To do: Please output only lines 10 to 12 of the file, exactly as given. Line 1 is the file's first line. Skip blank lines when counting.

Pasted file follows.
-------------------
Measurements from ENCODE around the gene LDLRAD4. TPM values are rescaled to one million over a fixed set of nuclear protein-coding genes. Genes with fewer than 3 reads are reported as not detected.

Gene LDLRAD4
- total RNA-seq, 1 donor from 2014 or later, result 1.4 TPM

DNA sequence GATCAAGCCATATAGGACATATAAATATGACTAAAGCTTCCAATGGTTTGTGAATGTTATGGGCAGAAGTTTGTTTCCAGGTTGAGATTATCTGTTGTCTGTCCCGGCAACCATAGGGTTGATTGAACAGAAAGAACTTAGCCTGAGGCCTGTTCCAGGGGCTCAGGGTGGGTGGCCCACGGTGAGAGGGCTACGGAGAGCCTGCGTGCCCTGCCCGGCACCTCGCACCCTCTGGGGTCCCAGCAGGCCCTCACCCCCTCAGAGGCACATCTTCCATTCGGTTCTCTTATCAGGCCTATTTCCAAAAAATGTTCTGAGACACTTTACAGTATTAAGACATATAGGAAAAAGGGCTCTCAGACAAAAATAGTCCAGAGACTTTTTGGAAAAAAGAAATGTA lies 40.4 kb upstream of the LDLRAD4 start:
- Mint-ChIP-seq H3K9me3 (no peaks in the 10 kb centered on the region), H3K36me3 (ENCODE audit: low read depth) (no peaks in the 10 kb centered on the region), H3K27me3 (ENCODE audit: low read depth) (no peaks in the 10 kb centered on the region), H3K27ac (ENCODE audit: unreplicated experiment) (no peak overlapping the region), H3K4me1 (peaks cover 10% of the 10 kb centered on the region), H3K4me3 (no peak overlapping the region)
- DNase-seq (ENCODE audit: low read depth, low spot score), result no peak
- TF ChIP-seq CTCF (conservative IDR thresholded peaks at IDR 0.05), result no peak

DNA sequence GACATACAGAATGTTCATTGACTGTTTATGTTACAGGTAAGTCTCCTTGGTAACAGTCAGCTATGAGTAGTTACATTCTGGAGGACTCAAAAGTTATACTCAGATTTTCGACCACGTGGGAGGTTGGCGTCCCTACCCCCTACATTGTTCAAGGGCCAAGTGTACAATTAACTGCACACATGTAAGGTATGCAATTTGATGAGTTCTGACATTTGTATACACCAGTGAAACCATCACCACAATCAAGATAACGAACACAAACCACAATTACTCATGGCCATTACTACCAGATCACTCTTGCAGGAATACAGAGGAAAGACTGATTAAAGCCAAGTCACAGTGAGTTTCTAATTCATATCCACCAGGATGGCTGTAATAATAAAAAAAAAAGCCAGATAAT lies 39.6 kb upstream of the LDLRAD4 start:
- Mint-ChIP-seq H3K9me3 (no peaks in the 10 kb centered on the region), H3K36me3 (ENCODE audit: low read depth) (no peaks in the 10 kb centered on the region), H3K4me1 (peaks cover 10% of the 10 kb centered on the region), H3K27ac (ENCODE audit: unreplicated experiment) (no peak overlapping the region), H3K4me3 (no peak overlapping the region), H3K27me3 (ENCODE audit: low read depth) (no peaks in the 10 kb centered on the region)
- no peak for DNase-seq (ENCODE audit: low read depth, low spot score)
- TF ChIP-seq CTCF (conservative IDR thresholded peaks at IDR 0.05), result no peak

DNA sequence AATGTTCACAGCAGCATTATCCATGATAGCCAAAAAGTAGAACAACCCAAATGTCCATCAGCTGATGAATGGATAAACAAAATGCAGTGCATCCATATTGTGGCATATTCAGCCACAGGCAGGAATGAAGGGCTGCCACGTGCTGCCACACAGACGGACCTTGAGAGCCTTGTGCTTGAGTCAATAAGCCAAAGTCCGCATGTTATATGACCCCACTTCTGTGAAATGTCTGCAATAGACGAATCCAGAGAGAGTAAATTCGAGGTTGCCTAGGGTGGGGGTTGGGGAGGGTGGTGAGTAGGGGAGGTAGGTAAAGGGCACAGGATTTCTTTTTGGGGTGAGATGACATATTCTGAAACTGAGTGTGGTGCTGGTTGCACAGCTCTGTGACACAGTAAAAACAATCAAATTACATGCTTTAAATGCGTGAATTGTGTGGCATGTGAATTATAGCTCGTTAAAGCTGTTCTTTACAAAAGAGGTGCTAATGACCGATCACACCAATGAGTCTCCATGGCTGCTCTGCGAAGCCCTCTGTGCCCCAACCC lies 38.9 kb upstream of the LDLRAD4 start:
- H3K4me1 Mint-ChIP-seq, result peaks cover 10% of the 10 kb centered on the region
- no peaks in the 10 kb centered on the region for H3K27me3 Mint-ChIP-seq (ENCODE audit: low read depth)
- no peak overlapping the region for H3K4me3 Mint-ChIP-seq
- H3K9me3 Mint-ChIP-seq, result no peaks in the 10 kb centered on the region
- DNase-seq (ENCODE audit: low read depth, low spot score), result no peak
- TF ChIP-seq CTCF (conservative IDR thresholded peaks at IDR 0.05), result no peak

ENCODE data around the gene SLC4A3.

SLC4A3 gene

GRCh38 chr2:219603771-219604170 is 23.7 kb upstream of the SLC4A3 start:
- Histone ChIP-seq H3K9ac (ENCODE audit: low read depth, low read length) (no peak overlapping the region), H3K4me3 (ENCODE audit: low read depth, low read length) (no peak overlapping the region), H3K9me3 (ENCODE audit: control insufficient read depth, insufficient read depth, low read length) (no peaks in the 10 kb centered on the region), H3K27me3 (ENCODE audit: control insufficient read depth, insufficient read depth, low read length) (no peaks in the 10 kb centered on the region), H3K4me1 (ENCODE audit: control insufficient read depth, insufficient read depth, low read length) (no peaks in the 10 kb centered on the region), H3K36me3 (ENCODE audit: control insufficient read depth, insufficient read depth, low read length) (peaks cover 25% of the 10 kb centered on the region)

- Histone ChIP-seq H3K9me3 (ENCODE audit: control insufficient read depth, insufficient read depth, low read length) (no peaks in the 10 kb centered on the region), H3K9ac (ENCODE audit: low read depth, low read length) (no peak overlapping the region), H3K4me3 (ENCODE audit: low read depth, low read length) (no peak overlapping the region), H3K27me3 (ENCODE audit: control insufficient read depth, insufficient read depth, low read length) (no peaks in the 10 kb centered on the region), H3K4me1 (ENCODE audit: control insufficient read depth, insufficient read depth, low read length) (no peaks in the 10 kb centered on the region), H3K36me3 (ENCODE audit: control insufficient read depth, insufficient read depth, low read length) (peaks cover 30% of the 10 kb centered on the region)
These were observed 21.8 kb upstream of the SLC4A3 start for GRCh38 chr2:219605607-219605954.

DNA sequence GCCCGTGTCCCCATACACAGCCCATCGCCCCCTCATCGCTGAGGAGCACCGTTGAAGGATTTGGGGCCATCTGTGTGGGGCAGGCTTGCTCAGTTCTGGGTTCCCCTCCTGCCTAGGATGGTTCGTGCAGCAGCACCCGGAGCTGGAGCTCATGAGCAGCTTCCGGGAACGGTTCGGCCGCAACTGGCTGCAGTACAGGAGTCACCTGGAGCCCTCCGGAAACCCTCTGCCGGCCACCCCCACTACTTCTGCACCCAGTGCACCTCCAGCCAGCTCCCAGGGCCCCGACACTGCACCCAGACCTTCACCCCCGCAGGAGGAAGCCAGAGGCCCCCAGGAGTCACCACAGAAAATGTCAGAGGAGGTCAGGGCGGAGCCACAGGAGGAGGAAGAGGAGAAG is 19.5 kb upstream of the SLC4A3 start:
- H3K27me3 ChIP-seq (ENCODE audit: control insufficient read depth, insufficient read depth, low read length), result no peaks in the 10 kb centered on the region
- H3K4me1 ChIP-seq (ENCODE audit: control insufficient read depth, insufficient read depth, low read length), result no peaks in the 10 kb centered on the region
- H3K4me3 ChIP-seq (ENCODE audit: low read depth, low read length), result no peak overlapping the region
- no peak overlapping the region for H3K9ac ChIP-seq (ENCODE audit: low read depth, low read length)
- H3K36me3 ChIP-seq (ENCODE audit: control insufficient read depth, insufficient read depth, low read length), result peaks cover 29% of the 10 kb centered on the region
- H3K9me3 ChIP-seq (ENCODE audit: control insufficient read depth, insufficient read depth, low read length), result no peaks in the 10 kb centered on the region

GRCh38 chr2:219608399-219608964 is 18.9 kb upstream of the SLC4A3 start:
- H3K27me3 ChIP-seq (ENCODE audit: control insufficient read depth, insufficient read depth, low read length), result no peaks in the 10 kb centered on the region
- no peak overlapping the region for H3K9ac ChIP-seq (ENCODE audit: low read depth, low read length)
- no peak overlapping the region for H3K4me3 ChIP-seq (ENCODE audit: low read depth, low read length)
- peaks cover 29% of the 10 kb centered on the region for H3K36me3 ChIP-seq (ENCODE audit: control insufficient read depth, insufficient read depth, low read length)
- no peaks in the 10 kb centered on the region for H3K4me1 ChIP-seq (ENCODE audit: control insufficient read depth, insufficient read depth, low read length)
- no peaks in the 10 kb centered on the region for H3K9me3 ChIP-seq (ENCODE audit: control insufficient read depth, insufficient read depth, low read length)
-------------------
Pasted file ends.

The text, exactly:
- no peak for DNase-seq (ENCODE audit: low read depth, low spot score)
- TF ChIP-seq CTCF (conservative IDR thresholded peaks at IDR 0.05), result no peak

DNA sequence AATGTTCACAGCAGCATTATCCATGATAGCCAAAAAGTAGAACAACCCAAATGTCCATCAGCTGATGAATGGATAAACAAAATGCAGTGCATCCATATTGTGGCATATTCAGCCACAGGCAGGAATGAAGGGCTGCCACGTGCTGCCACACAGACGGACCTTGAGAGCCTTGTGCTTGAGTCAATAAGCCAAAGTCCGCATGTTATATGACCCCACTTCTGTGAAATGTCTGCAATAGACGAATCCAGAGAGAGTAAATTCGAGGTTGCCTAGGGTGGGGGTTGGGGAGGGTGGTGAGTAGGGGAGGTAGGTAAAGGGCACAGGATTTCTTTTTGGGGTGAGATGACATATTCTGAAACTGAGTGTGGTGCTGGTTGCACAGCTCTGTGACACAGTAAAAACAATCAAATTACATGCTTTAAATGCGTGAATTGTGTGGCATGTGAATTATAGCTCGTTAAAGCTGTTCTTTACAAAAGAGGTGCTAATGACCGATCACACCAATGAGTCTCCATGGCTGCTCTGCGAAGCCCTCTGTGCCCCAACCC lies 38.9 kb upstream of the LDLRAD4 start: